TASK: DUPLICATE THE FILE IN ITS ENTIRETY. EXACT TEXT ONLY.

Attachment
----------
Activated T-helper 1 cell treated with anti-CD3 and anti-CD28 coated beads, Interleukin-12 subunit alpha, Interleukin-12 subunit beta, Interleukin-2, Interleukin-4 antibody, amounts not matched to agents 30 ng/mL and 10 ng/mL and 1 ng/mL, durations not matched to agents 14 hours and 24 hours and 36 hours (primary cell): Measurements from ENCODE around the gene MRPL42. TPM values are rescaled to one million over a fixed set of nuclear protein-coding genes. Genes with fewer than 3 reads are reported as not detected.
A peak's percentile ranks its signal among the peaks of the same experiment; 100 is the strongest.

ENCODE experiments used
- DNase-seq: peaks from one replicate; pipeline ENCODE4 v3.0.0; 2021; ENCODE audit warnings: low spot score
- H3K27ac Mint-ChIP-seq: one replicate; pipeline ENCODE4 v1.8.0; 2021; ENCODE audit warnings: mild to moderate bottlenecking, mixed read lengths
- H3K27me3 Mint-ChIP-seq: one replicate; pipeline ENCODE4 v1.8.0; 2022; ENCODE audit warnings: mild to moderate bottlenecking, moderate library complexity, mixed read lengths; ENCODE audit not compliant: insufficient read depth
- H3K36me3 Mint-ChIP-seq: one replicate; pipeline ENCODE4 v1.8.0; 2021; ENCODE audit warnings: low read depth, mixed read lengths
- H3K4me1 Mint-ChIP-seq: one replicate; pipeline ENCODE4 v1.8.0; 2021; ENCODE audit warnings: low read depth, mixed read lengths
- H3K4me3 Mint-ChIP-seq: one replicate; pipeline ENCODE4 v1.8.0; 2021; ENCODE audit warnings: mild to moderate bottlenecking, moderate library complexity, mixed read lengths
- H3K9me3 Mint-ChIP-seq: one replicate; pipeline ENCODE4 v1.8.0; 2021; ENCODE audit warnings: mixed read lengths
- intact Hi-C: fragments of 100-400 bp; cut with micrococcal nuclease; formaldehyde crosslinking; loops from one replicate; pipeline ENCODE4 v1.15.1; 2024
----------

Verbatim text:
Activated T-helper 1 cell treated with anti-CD3 and anti-CD28 coated beads, Interleukin-12 subunit alpha, Interleukin-12 subunit beta, Interleukin-2, Interleukin-4 antibody, amounts not matched to agents 30 ng/mL and 10 ng/mL and 1 ng/mL, durations not matched to agents 14 hours and 24 hours and 36 hours (primary cell): Measurements from ENCODE around the gene MRPL42. TPM values are rescaled to one million over a fixed set of nuclear protein-coding genes. Genes with fewer than 3 reads are reported as not detected.
A peak's percentile ranks its signal among the peaks of the same experiment; 100 is the strongest.

ENCODE experiments used
- DNase-seq: peaks from one replicate; pipeline ENCODE4 v3.0.0; 2021; ENCODE audit warnings: low spot score
- H3K27ac Mint-ChIP-seq: one replicate; pipeline ENCODE4 v1.8.0; 2021; ENCODE audit warnings: mild to moderate bottlenecking, mixed read lengths
- H3K27me3 Mint-ChIP-seq: one replicate; pipeline ENCODE4 v1.8.0; 2022; ENCODE audit warnings: mild to moderate bottlenecking, moderate library complexity, mixed read lengths; ENCODE audit not compliant: insufficient read depth
- H3K36me3 Mint-ChIP-seq: one replicate; pipeline ENCODE4 v1.8.0; 2021; ENCODE audit warnings: low read depth, mixed read lengths
- H3K4me1 Mint-ChIP-seq: one replicate; pipeline ENCODE4 v1.8.0; 2021; ENCODE audit warnings: low read depth, mixed read lengths
- H3K4me3 Mint-ChIP-seq: one replicate; pipeline ENCODE4 v1.8.0; 2021; ENCODE audit warnings: mild to moderate bottlenecking, moderate library complexity, mixed read lengths
- H3K9me3 Mint-ChIP-seq: one replicate; pipeline ENCODE4 v1.8.0; 2021; ENCODE audit warnings: mixed read lengths
- intact Hi-C: fragments of 100-400 bp; cut with micrococcal nuclease; formaldehyde crosslinking; loops from one replicate; pipeline ENCODE4 v1.15.1; 2024